Stadium Filler

Anthony Romano helped keep the Chiefs and Royals where they belong

Published in 2006 Missouri & Kansas Super Lawyers — November 2006

Anthony Romano is pure Kansas City. Born and raised in KC, now he’s raising his own family there and spent the past year at any local sports fan’s dream job. In 2005 he was appointed to sit on the five-member Jackson County Sports Complex Authority.
 
“A lot of my friends have said, ‘This is natural for you,’ because sports is my first love,” says Romano. “Kansas City is very special to me, too. I’m one of those guys who didn’t leave town.”
 
Romano was appointed by the governor in June 2005 to finish the term of former Kansas City mayor Richard Berkeley. In the short time he’s been on the board, he can already claim partial responsibility for keeping major league sports in Kansas City after last April’s successful tax initiative provided money for improving the city’s stadiums.
 
The stadiums’ upgrades were necessary to keep the facilities “state of the art,” as outlined in both teams’ former leases with the stadiums. Without the tax initiative money, the upgrades would be impossible, and the teams were free to leave. “We negotiated for a good six months prior to the election to get the teams to sign a provisional lease that says if the tax initiative passes, they’re locked in [for 25 years],” says Romano.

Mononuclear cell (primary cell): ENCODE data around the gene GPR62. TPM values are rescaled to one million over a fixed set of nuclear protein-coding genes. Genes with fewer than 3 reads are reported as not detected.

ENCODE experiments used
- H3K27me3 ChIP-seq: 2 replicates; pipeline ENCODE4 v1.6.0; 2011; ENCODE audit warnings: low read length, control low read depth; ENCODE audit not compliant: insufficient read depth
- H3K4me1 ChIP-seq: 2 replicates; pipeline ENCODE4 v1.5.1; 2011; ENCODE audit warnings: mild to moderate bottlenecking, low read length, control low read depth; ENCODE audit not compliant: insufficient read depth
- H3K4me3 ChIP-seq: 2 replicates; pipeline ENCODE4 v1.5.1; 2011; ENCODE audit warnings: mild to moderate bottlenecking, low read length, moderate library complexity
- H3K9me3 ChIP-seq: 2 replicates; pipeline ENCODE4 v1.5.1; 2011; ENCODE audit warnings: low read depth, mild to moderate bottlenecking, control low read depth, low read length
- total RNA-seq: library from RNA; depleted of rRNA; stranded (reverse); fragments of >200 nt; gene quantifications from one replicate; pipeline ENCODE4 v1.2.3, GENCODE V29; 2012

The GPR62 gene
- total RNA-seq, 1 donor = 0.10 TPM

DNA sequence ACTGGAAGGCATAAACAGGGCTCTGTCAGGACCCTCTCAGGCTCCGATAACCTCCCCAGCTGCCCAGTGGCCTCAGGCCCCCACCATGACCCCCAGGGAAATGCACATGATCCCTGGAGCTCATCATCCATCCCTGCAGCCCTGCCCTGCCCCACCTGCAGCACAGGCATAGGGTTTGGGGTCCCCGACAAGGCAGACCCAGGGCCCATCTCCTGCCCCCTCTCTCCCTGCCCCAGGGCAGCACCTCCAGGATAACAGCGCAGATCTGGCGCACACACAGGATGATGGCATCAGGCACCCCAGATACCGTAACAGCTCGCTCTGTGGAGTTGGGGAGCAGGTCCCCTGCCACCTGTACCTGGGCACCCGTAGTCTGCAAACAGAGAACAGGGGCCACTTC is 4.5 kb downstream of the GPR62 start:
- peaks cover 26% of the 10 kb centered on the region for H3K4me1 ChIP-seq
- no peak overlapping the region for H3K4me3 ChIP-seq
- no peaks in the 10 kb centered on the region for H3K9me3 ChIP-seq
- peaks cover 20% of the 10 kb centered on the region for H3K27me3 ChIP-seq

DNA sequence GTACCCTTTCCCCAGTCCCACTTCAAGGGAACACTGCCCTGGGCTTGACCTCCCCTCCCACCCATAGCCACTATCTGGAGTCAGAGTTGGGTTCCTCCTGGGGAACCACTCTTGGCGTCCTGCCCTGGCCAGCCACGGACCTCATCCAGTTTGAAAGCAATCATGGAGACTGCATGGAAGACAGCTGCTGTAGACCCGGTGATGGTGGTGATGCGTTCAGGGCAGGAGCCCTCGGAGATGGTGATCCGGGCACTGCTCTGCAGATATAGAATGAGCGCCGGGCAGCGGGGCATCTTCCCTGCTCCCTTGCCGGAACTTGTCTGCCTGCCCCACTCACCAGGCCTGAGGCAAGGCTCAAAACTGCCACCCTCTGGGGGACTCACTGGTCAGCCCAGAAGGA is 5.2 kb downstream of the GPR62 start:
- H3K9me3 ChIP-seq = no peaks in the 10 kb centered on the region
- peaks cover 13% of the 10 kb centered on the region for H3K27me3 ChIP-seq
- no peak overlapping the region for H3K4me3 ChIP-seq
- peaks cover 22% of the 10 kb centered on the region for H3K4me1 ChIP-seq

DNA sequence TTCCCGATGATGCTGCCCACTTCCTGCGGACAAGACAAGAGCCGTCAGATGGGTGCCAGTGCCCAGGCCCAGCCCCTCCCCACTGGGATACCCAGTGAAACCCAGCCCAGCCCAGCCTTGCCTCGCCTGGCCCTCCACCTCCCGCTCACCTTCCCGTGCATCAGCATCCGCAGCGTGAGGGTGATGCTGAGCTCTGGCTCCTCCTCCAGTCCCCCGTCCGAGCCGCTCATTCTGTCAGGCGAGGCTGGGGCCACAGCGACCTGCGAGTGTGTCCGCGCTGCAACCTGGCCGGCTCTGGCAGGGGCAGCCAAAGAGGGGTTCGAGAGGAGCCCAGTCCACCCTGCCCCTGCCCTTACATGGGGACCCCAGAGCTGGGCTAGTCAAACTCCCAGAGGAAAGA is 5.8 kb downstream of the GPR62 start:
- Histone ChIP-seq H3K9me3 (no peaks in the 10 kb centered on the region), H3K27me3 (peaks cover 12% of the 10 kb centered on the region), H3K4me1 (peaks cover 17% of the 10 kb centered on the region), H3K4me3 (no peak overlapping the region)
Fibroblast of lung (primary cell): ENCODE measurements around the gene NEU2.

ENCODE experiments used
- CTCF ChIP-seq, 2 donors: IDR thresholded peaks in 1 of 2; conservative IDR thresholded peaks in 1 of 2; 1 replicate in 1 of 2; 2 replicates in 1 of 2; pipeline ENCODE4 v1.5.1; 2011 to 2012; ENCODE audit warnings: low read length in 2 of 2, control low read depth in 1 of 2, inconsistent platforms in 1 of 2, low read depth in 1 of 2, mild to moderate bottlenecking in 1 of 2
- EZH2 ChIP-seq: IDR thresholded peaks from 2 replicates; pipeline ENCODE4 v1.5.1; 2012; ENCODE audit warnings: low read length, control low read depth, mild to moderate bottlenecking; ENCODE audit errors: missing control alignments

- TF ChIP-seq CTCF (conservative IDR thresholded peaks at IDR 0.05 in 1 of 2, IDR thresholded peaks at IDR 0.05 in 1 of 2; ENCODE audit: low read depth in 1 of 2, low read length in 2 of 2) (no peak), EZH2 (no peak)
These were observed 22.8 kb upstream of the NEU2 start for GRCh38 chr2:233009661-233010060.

Negotiations of that scale usually involve the bigwigs, and Romano sat side-by-side with some of the biggest. The night before the lease agreements were due, Romano was at the conference table where negotiations were taking place. Around midnight he announced he was going home to his family and waved to the Chiefs contingent, including owner Lamar Hunt and his family. “Mr. Hunt made a point to come out of the conference room, shake my hand and say, ‘Thank you for your commitment. It’s very nice to meet you.’ And then he went back to his chair,” says Romano. “The next day when the deal was struck, I found out he was there all night.”
 
Meeting the stars and enjoying the Sports Authority’s suite at Arrowhead Stadium are just a few of the perks, but most important for Romano was being involved in “the biggest civic issue in the area for the last 18 months.” And being at Arrowhead Stadium for the election party wasn’t bad either.
 
Romano has been with Polsinelli Shalton Welte Suelthaus for 19 years and says his ultimate dream job would be counsel for Major League Baseball or the NFL. But, he says, “that’s kind of a pie in the sky considering I’m chair of the labor and employment group at my firm and I love doing it,” he says.
 
Romano has passed along his love of sports to his children, and he’s also passing along his knowledge by taking turns coaching each one of his five kids.
 
If Romano is reappointed he will serve a five-year term. After that, he will donate his volunteer hours to breast cancer organizations in honor of his wife, Elizabeth, who is just beginning to recover from her own bout with the disease. But for now he is still basking in the recent stadium-funding victory. “Being a lifelong Jackson County resident, to have a part in making sure [the teams stayed there] was very rewarding,” Romano says. “That’s the best thing that’s happened.”

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